They've Got The Beat
As classroom teachers, we like the idea of kids learning about music. We strongly feel that music should be an integral part of their educational experience. Sadly, in these days of budgetary shortfalls, schools are not always able to fulfill that need. Then it becomes vital for others to step-up and introduce youngsters to the World of Music. That's why we were pleased when we ran across this little story in the Los Angeles Times:
The Joneses and their collection of drums may often be found at Family Sunday events, (which are sponsored by the Los Angeles County Museum of Art) and at this year's Los Angeles Times Festival of Books.
In a grassy area of Hancock Park, kids and parents rummage through big blue plastic bins that contain small West African-style drums (djembes), beaded gourds (shekeres), tambourines and collections of goat hoofs.
Kids give a perfunctory shake, pound and tap on sound shapes, lollipop drums and assorted vegetable shakers before deciding on the right instrument. Hurrying over to a shaded area, families find seats at this Rhythm Child drum circle, where leader Norman Jones is thumping away on his own djembe.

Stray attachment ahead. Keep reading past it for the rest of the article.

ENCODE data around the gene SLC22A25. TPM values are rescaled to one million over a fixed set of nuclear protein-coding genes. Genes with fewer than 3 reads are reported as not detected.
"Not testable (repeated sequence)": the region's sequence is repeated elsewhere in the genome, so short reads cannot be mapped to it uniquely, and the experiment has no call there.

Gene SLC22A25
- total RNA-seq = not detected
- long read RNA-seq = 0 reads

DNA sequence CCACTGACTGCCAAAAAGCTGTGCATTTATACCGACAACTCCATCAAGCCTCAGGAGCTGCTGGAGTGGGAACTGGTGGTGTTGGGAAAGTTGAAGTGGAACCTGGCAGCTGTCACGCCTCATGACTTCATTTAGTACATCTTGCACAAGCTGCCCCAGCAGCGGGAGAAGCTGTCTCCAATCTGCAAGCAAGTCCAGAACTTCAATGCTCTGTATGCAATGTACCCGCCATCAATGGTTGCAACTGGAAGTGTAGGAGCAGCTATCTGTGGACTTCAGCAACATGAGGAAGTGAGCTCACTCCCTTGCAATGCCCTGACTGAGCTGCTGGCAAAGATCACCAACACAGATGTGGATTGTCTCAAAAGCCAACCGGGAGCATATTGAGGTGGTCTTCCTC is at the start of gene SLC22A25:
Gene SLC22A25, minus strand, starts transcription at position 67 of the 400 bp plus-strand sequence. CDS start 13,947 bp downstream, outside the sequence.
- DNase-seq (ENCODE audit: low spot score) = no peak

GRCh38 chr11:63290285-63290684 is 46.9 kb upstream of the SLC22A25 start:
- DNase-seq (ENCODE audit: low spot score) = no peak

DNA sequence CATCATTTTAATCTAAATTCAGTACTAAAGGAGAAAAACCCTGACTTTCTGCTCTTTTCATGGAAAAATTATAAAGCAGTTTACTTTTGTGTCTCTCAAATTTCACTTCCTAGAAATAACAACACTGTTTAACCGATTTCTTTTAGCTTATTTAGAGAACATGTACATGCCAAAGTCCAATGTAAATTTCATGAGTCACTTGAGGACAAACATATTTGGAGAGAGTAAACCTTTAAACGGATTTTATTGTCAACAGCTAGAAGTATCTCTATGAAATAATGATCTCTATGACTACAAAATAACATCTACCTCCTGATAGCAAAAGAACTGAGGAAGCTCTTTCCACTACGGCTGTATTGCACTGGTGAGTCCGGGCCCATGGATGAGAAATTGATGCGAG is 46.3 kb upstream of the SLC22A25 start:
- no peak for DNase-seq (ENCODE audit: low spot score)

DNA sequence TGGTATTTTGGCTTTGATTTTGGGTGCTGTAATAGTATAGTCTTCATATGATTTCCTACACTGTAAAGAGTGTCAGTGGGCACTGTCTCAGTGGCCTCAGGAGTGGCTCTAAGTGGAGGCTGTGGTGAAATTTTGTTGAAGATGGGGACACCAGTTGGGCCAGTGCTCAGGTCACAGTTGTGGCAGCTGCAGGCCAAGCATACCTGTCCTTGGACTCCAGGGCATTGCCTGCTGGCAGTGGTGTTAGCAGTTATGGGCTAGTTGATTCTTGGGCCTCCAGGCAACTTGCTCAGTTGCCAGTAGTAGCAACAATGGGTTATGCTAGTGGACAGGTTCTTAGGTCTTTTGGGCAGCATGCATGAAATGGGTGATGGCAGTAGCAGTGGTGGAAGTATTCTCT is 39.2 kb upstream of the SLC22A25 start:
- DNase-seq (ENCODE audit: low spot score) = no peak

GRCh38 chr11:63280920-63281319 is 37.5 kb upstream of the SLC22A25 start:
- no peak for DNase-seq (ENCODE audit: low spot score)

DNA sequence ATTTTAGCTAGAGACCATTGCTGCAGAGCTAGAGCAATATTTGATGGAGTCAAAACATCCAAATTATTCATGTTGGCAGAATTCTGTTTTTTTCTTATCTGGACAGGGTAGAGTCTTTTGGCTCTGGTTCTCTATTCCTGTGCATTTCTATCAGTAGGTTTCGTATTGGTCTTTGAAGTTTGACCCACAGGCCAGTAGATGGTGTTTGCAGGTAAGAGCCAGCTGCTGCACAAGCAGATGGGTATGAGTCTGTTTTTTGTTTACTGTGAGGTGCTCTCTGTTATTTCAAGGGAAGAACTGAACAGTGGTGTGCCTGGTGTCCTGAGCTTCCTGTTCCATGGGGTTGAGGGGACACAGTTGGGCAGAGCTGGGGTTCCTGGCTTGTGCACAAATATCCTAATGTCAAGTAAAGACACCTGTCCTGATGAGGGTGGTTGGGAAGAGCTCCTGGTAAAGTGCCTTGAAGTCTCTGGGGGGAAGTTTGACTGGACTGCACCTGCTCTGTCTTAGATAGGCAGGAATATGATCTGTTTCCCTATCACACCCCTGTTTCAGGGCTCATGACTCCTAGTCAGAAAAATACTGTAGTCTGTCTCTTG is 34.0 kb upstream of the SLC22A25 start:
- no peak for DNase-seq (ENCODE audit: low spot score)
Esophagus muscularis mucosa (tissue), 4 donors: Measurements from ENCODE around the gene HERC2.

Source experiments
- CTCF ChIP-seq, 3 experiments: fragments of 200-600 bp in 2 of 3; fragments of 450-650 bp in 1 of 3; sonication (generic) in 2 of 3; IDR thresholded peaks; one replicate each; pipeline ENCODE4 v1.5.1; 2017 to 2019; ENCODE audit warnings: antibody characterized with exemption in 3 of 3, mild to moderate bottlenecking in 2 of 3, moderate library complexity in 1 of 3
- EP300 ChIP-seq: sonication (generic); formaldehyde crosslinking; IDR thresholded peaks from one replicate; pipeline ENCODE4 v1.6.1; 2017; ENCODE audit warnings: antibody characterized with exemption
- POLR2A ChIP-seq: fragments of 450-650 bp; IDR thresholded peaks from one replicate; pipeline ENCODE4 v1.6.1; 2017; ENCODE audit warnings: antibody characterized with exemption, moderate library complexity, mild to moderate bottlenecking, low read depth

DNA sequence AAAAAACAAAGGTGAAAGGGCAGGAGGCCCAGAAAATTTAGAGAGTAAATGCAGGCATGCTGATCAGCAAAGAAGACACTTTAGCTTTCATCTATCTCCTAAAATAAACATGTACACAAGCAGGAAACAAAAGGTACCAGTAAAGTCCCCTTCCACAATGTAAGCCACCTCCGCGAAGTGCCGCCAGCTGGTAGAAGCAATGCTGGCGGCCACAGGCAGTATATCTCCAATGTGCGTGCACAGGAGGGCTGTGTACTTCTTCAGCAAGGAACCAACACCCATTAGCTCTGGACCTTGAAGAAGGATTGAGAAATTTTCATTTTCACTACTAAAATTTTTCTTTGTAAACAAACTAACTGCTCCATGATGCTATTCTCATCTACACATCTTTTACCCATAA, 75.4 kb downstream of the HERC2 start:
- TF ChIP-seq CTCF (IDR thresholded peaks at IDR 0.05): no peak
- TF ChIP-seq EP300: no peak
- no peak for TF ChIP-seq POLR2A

"Come on! Join the drum circle!" entices Jones as families get settled. "Let's see what kind of music we can make today."
Participants bob up and down as they pound and shake instruments in a frenzy. Jones then instructs everyone to see how quietly they can drum. Finally, he says, "Let's get louder!" and the whole drum circle explodes with infectious rhythms and exotic beats.
Indeed, making music is at the heart of Rhythm Child, an organization Jones, a 40-year-old Culver City musician, started with his wife, Heather, almost two years ago. The idea is to introduce young kids to the rudimentary elements of music in a family drum circle experience.
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